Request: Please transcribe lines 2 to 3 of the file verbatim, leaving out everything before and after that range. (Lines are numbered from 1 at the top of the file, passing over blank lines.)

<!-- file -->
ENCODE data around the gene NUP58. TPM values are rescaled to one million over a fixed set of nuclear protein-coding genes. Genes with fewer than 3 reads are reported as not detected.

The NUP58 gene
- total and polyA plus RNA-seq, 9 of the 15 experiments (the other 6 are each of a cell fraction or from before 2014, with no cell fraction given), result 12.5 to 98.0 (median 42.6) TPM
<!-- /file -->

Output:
The NUP58 gene
- total and polyA plus RNA-seq, 9 of the 15 experiments (the other 6 are each of a cell fraction or from before 2014, with no cell fraction given), result 12.5 to 98.0 (median 42.6) TPM